Abstract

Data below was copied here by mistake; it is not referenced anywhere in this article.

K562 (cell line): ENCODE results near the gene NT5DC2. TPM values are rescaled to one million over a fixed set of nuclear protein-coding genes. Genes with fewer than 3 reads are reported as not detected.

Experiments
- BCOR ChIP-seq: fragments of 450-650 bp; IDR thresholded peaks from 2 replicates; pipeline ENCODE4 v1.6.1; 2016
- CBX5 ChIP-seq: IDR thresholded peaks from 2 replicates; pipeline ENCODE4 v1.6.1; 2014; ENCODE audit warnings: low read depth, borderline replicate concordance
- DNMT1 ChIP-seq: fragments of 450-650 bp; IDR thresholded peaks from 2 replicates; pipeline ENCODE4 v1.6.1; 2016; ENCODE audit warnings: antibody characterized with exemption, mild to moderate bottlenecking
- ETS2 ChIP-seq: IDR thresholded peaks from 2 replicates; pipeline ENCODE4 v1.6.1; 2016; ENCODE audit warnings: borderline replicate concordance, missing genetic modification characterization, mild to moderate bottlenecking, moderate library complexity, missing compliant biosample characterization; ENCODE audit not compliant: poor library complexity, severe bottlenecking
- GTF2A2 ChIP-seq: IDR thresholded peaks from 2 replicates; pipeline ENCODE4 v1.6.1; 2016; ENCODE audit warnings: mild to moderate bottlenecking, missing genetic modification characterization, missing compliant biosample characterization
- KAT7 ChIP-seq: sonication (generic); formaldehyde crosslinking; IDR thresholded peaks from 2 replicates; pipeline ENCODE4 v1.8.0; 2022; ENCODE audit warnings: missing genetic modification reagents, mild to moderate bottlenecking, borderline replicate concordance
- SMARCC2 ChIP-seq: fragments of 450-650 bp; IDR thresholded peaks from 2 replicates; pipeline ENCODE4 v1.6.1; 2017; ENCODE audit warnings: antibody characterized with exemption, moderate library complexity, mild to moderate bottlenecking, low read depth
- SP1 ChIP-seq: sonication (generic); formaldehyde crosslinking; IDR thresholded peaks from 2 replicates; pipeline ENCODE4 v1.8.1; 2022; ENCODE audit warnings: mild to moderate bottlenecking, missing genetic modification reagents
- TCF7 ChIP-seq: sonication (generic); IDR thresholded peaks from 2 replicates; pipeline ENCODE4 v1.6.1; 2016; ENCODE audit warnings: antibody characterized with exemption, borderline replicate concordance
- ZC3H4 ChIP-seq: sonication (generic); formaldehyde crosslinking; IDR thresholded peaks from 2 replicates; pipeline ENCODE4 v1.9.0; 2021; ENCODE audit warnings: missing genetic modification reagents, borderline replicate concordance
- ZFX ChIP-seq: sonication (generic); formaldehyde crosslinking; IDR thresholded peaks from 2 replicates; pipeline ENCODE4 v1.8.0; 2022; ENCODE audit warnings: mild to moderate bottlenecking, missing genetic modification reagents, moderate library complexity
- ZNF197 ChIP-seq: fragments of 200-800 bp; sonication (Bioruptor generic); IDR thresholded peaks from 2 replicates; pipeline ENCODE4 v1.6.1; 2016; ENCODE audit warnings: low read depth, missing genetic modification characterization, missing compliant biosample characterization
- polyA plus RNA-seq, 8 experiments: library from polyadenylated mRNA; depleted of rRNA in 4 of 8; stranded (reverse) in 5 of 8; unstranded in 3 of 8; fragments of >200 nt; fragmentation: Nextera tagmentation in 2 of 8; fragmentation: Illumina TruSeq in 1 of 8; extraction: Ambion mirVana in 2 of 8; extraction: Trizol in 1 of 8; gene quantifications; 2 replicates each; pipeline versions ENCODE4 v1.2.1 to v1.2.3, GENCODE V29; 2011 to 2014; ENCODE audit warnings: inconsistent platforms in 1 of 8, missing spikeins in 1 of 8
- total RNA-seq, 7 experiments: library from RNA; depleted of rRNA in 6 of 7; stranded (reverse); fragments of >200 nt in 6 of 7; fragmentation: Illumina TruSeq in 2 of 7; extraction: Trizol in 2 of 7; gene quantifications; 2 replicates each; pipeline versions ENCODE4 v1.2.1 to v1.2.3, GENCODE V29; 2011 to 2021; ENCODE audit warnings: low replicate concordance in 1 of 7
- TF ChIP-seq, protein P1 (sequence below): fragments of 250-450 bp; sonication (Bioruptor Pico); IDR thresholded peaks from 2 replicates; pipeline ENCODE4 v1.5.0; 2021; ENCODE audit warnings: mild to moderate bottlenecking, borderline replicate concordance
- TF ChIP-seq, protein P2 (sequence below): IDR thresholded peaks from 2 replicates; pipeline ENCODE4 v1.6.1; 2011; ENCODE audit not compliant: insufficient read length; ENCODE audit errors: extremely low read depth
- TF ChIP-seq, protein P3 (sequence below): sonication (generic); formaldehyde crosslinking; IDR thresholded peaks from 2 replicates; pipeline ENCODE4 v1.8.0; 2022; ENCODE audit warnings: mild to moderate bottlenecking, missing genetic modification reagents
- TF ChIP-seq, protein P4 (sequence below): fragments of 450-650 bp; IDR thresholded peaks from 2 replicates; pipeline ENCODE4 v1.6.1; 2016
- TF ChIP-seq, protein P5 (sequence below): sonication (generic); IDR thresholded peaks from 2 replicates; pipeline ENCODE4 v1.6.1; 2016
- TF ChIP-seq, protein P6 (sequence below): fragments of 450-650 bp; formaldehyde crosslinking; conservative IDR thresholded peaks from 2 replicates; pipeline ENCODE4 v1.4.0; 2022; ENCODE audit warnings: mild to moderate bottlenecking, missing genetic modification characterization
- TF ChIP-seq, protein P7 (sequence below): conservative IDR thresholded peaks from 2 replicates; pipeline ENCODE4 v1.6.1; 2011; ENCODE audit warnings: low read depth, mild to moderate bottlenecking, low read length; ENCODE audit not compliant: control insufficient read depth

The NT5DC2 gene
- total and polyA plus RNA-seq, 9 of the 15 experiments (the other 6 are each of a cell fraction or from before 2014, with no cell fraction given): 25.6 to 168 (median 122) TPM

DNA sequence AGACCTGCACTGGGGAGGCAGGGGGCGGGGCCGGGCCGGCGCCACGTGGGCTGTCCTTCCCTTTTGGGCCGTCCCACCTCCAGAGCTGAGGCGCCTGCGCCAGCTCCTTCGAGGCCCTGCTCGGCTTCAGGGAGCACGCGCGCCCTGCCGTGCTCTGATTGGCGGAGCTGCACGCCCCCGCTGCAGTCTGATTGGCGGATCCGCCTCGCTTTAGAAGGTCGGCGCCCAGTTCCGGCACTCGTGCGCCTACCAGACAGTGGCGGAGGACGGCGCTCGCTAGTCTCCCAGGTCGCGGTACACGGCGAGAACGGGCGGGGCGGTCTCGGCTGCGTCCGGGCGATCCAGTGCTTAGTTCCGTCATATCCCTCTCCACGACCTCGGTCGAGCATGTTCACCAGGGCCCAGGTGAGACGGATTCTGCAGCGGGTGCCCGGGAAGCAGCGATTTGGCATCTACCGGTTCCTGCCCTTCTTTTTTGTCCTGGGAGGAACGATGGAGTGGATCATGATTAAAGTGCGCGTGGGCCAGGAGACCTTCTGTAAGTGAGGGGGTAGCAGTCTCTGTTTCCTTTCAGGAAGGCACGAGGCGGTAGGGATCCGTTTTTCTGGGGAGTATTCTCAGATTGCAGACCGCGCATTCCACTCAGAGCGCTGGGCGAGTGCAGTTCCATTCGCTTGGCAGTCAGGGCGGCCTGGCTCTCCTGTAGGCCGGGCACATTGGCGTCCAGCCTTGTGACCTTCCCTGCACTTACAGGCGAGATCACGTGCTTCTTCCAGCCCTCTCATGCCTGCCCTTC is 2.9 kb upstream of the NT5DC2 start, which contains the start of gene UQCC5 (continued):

Lascar Volcano in the Central Andes, is an ESE–WNW elongate composite stratocone. Stage I (<43 ka) formed a mafic andesite stratocone and culminated in three coarse-grained pyroclastic flow eruptions. Stage II switched to the west and magmas evolved to silicic andesite and dacite of a lava dome complex and hot rock avalanche apron. Stage II culminated with a major explosive eruption (volume 15 km3) at 26.45 ka producing the Soncor ignimbrite. No caldera formed. Laharic and alluvial fan deposits and a debris avalanche formed from 26.45 to 19.2 ka, indicating a humid climatic period. The dacitic and andesitic Western Stratocone (Stage III) developed over the Soncor vent. Stage III culminated in the 9.2 ka Tumbres eruption which formed andesitic scoria flow fans and a summit collapse crater. Stage IV activity switched to the east forming an andesite lava, three nested summit craters, which repeatedly filled with lava and collapsed. Absence of significant erosion since 9.2 ka is due to the much drier Holocene climate. Activity since 1984 displays cycles of lava dome formation in the summit crater, lava dome subsidence with crater collapse, vulcanian to plinian explosive eruptions culminating in the major explosive eruption of 19/20 April 1993. The total volume of magma erupted from Lascar over a 43 ka period is estimated at 30 to 40 km3.

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